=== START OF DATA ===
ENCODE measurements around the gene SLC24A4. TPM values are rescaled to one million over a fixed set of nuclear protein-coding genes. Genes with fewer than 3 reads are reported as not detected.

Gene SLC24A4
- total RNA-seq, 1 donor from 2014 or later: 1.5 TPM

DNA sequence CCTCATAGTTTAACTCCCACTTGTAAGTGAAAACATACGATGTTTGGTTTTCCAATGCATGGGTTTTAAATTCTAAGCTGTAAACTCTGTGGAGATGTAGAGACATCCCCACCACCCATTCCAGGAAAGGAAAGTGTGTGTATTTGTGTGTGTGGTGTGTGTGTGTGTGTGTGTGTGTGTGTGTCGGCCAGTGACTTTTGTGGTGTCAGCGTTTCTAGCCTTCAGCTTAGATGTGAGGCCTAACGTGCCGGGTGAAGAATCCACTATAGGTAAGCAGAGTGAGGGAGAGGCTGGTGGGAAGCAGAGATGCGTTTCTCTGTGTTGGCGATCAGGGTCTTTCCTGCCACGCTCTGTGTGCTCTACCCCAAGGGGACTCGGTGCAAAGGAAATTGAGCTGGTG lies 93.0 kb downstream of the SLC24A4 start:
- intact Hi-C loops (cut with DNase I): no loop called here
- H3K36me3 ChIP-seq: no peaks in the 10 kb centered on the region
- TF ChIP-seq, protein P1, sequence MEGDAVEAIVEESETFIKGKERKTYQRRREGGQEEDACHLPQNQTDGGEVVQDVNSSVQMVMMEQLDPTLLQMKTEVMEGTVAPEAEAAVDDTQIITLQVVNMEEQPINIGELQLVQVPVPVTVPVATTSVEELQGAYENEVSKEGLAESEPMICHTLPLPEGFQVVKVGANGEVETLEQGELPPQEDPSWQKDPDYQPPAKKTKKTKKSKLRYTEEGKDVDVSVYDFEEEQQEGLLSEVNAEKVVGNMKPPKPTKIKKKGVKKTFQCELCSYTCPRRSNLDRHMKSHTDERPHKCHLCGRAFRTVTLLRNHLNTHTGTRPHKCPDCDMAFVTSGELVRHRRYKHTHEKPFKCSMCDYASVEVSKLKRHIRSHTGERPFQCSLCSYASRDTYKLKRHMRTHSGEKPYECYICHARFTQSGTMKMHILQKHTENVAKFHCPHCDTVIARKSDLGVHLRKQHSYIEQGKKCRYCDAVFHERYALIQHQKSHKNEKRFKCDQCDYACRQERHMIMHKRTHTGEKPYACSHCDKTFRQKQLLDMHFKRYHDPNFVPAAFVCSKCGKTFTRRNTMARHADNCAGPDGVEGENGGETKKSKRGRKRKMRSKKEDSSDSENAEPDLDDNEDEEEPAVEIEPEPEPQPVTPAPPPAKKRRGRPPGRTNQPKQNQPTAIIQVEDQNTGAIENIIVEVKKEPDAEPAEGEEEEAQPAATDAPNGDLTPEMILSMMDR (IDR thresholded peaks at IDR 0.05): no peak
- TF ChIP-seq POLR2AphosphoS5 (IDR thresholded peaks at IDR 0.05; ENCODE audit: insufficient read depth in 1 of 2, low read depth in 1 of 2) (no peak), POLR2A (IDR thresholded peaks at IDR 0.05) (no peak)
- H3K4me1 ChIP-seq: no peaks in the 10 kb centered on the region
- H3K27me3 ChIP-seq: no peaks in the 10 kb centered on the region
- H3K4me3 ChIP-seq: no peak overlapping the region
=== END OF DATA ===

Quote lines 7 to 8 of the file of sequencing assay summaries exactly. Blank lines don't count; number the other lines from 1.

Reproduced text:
- TF ChIP-seq, protein P1, sequence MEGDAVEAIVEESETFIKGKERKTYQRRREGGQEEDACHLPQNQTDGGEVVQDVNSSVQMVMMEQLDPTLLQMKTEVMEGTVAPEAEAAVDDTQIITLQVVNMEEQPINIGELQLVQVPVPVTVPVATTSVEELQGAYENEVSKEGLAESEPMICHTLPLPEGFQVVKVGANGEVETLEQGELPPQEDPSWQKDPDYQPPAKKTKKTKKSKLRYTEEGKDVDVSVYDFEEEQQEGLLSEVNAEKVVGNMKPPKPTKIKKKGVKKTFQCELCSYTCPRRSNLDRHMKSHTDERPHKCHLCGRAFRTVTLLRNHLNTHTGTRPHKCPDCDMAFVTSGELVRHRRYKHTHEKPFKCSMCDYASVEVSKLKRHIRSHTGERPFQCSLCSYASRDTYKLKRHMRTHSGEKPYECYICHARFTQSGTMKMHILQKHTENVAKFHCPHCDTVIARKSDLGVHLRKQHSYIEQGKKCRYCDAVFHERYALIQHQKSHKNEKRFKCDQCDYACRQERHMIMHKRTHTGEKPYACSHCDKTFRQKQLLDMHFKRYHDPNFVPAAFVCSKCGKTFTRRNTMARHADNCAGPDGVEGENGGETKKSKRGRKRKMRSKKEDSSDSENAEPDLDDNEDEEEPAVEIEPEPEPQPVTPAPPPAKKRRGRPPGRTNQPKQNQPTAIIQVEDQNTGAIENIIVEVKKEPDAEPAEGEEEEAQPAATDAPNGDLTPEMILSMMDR (IDR thresholded peaks at IDR 0.05): no peak
- TF ChIP-seq POLR2AphosphoS5 (IDR thresholded peaks at IDR 0.05; ENCODE audit: insufficient read depth in 1 of 2, low read depth in 1 of 2) (no peak), POLR2A (IDR thresholded peaks at IDR 0.05) (no peak)